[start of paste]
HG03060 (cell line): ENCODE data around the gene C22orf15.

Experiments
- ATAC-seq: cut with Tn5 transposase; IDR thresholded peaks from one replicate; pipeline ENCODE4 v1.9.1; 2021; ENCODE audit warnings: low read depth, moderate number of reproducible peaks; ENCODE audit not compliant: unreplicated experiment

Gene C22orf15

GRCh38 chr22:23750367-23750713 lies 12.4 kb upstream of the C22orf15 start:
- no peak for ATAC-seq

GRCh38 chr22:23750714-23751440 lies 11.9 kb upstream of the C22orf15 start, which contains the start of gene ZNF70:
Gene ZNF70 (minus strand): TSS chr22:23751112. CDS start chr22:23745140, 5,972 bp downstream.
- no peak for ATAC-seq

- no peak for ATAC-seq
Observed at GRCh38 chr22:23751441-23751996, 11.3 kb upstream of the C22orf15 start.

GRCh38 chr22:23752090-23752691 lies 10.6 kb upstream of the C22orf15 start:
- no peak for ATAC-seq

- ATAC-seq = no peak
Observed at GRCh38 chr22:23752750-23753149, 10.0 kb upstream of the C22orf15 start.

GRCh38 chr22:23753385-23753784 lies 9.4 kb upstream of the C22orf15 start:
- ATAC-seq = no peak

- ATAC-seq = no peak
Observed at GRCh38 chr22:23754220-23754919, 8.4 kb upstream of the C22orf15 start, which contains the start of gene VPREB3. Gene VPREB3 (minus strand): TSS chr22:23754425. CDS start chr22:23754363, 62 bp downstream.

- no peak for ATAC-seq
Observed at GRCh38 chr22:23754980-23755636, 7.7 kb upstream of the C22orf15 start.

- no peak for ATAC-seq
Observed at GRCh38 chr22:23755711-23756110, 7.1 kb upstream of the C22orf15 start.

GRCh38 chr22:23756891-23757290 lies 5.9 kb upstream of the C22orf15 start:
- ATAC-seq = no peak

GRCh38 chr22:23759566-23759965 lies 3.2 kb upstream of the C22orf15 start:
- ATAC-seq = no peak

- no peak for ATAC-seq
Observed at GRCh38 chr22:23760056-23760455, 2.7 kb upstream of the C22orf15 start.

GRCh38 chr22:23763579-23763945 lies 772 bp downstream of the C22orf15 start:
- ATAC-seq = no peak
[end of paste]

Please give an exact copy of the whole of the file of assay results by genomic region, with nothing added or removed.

HG03060 (cell line): ENCODE data around the gene C22orf15.

Experiments
- ATAC-seq: cut with Tn5 transposase; IDR thresholded peaks from one replicate; pipeline ENCODE4 v1.9.1; 2021; ENCODE audit warnings: low read depth, moderate number of reproducible peaks; ENCODE audit not compliant: unreplicated experiment

Gene C22orf15

GRCh38 chr22:23750367-23750713 lies 12.4 kb upstream of the C22orf15 start:
- no peak for ATAC-seq

GRCh38 chr22:23750714-23751440 lies 11.9 kb upstream of the C22orf15 start, which contains the start of gene ZNF70:
Gene ZNF70 (minus strand): TSS chr22:23751112. CDS start chr22:23745140, 5,972 bp downstream.
- no peak for ATAC-seq

- no peak for ATAC-seq
Observed at GRCh38 chr22:23751441-23751996, 11.3 kb upstream of the C22orf15 start.

GRCh38 chr22:23752090-23752691 lies 10.6 kb upstream of the C22orf15 start:
- no peak for ATAC-seq

- ATAC-seq = no peak
Observed at GRCh38 chr22:23752750-23753149, 10.0 kb upstream of the C22orf15 start.

GRCh38 chr22:23753385-23753784 lies 9.4 kb upstream of the C22orf15 start:
- ATAC-seq = no peak

- ATAC-seq = no peak
Observed at GRCh38 chr22:23754220-23754919, 8.4 kb upstream of the C22orf15 start, which contains the start of gene VPREB3. Gene VPREB3 (minus strand): TSS chr22:23754425. CDS start chr22:23754363, 62 bp downstream.

- no peak for ATAC-seq
Observed at GRCh38 chr22:23754980-23755636, 7.7 kb upstream of the C22orf15 start.

- no peak for ATAC-seq
Observed at GRCh38 chr22:23755711-23756110, 7.1 kb upstream of the C22orf15 start.

GRCh38 chr22:23756891-23757290 lies 5.9 kb upstream of the C22orf15 start:
- ATAC-seq = no peak

GRCh38 chr22:23759566-23759965 lies 3.2 kb upstream of the C22orf15 start:
- ATAC-seq = no peak

- no peak for ATAC-seq
Observed at GRCh38 chr22:23760056-23760455, 2.7 kb upstream of the C22orf15 start.

GRCh38 chr22:23763579-23763945 lies 772 bp downstream of the C22orf15 start:
- ATAC-seq = no peak